Monday, 31 March 2008

Chase the waste

Photo by Flickr user Hervé Photos. Creative Commons licence.

Two nights before Earth Hour, Greenpeace made their presence felt on some of the brightly lit shopping streets of Paris, though not including the two famous stores Au Printemps and Galeries Lafayette on the boulevard Haussman.

Photo by Flickr user Hervé Photos. Creative Commons licence.

The object was to put tape over windows of any shop which had been left with lighting on at that time, 10 pm till midnight, to point out the opportunity for energy reduction.

The aim was to let the hundreds of shopkeepers in the rues Rivoli and Rennes, and the boulevard St Germain, that it is not too late to reduce energy consumption, that it is everyone's business to be careful, and that with care, renewable energy could provide half the world's needs by 2050.

Nothing was defaced or harmed. All the proprietors had to do next day was to remove the biodegradable tape and the chlorine free recycled paper. With luck they will have taken in the message that they could save 30% of their consumption by turning lights off at night. Doing anything else is just a waste.

Any shop with lights already out, received a message of congratulations.

Greenpeace are of course firmly against nuclear energy, which provides a very large proportion, 70%, of France's needs. Eléctricité de France, EDF, is the world's largest nuclear operator and is set to invest in four new plants in the UK.

Sunday, 30 March 2008

St Swithun's Church

St Swithun was a bishop of Winchester from 852 to 862. There are many churches dedicated to him, and one of these is the little church in Headbourne Worthy which I often pass when going to visit my mother in the nursing home near by.

lych gate

It is close to a very busy road but largely sheltered by trees. This is the lychgate at the entrance. It also acts as a bridge over the Hyde Bourne, a stream which surrounds the church on three sides.

church and streamIn spite of being at the side of the road, once inside the grounds, you could be deep in the countryside. Although it was a lovely day, there has been a lot of rain recently, the stream was high and the ground soft and wet underfoot.

side of church and stream

The building probably dates from the 10th - 11th century, with the tower added in the 13th century.

rear of churchThis gravestone, like several of the older ones near the church, is tilting, no doubt because of the wet ground. I love the colours of the lichens on it.

Celandine. Learn to love your celandine because you'll never get rid of it! I heard that advice many years ago, but I haven't quite achieved it.

Primroses in the grounds, possibly my favourite spring flowers with their delicate shade of yellow.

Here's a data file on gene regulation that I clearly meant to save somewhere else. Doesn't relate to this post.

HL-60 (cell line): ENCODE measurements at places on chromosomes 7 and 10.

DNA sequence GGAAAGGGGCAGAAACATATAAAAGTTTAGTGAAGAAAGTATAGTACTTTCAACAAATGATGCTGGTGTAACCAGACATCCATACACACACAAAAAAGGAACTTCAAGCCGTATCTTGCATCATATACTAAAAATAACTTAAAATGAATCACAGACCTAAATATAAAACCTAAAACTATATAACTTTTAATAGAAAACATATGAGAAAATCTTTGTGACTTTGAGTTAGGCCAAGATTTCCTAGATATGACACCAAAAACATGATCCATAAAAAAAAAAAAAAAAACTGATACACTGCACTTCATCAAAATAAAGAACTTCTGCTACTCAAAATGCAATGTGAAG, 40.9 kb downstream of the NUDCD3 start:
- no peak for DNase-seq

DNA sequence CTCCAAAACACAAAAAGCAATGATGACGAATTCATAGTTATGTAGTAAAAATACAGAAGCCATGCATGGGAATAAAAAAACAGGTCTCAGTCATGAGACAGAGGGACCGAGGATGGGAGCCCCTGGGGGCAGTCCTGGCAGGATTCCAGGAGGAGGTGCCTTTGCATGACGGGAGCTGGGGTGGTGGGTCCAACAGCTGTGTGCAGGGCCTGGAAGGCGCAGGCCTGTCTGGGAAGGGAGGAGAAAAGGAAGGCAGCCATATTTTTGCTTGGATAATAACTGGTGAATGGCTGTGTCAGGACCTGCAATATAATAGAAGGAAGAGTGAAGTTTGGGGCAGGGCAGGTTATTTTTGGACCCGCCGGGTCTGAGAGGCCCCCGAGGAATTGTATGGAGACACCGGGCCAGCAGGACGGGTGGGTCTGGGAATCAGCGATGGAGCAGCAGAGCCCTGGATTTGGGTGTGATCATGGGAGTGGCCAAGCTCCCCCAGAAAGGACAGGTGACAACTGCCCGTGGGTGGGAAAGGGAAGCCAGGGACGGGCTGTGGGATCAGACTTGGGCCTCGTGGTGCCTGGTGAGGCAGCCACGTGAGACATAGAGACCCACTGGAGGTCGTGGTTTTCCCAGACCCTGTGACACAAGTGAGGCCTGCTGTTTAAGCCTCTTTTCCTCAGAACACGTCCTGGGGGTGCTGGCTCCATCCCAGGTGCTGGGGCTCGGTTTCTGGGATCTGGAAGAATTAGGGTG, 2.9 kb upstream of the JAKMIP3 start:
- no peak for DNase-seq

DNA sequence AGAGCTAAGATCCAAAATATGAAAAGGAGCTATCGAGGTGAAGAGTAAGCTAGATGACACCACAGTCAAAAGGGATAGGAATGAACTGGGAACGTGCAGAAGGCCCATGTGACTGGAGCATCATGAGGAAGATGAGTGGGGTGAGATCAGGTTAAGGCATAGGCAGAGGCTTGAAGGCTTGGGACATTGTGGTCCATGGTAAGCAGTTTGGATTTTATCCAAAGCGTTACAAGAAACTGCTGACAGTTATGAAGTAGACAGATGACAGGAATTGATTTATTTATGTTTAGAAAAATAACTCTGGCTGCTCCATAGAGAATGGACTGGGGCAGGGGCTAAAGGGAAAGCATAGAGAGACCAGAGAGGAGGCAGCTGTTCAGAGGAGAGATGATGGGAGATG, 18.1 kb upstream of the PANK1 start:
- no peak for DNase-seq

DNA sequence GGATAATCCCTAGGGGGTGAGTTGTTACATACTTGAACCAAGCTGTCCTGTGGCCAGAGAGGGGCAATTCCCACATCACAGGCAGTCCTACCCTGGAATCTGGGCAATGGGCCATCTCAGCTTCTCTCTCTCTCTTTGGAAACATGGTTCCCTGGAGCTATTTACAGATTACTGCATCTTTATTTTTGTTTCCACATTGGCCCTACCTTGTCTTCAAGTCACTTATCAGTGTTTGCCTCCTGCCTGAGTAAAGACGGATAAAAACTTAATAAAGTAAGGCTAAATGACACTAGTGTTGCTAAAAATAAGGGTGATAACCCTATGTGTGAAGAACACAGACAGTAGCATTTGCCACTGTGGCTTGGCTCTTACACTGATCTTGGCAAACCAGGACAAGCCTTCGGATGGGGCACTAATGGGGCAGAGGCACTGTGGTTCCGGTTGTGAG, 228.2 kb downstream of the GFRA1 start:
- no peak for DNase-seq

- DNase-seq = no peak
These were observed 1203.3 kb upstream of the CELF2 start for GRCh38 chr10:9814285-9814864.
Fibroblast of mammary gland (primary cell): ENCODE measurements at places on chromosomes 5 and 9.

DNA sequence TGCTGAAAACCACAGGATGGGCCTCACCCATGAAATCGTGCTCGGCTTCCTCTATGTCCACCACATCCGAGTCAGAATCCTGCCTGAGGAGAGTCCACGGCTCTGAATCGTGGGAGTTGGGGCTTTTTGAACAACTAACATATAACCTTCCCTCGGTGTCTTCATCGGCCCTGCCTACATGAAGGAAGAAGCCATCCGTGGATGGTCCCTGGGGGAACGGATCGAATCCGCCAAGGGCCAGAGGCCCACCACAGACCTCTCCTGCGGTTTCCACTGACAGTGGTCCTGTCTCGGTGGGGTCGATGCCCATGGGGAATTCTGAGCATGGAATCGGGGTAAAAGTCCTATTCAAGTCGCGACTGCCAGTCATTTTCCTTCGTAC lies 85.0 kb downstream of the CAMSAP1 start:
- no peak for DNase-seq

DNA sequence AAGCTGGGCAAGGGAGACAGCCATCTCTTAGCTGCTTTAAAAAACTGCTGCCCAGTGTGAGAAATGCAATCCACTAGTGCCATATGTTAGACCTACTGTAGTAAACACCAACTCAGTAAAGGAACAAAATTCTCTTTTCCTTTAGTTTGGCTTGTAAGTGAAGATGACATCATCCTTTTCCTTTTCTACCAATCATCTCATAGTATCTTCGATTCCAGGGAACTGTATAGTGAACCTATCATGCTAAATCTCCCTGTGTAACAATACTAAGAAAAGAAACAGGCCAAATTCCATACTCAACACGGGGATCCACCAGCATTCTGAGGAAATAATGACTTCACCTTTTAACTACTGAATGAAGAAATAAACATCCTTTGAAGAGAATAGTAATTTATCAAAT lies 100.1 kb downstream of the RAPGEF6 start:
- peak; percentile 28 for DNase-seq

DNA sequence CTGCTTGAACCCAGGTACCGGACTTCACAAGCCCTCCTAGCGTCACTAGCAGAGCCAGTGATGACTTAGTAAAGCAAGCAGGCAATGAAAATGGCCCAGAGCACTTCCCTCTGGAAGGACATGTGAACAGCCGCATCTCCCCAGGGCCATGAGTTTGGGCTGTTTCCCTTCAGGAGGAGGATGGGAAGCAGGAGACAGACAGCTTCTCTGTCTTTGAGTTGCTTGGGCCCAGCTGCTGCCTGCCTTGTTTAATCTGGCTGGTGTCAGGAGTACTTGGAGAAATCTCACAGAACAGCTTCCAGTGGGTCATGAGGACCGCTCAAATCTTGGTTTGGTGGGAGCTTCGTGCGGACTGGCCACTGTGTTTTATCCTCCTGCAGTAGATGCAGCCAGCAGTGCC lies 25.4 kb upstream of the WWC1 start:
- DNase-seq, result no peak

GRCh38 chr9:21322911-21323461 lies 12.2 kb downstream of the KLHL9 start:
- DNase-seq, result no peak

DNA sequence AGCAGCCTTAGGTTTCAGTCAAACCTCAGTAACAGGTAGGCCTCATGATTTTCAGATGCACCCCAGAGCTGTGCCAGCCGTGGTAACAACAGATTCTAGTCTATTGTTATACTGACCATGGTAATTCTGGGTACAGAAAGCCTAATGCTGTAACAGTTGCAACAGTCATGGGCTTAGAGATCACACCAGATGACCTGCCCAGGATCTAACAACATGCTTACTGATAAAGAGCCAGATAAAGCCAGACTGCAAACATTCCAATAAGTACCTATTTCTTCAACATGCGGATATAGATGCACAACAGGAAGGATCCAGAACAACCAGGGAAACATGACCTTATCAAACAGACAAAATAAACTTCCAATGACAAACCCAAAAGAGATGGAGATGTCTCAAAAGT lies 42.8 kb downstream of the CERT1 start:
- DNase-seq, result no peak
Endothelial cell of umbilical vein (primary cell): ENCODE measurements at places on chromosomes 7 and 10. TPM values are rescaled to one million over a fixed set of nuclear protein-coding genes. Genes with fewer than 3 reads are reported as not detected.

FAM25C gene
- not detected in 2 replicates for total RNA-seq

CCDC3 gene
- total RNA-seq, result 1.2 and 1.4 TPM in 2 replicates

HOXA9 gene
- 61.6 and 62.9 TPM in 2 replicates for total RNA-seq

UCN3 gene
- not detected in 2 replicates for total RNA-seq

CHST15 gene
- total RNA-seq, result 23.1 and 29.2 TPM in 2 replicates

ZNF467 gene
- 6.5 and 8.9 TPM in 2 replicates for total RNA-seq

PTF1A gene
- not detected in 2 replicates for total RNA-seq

Buds starting to burst, and the thorns I didn't notice until a little to late.

I would have liked to have gone into the church but my feet were extremely soggy by this time. I'll save it for some future day.

Saturday, 29 March 2008

20:00 GMT 29 March 2008

Lights off!

Earth Hour 2008

I've post-dated this so that it will stay on top for the next two weeks. For newer posts including Photo Hunt, scroll down.

On 29 March 2008, at 8:00 pm, wherever you are in the world, turn off all lights for one hour.

candle flames

Earth Hour uses the simple action of turning off the lights for one hour to deliver a powerful message about the need for action on global warming.

PhotoHunter: high

aeroplane in sky

High flyer?

statue on cathedralIn high places - a bishop's statue on top of Winchester Cathedral.

river breaking bank High water - a river near us breaking its banks two years ago


Higher still- shortly afterwards I had to retreat to higher ground.

high rise buidings at night High life in the high rise buildings of Dubai. Just look at all those lights. I hope they remember Earth Hour.

Find other players:

Friday, 28 March 2008

Plastic in the middle of nowhere

Photo by Flickr user angrysunbird. Creative Commons licence.

The plastic waste pictured above was found in the skeleton of an albatross chick which starved to death because its parents fed it too much plastic flotsam. This plastic flotsam fills the stomach, making the chick feel full when it wasn't. The parents collect the flotsam because flying fish lay their eggs on it.

The BBC recently reported on the Midway Islands, which is more or less in the centre of the North Pacific Gyre, clockwise currents in the Pacific also known as the Great Pacific Garbage Patch because of the amount of plastic waste that accumulates there.

The Midway Islands are the home to many endangered species including the Laysan albatross and all are in danger of choking, starving or drowning because of the plastic in the area. It is thought that every single one of the two million albatrosses living there have some plastic inside them.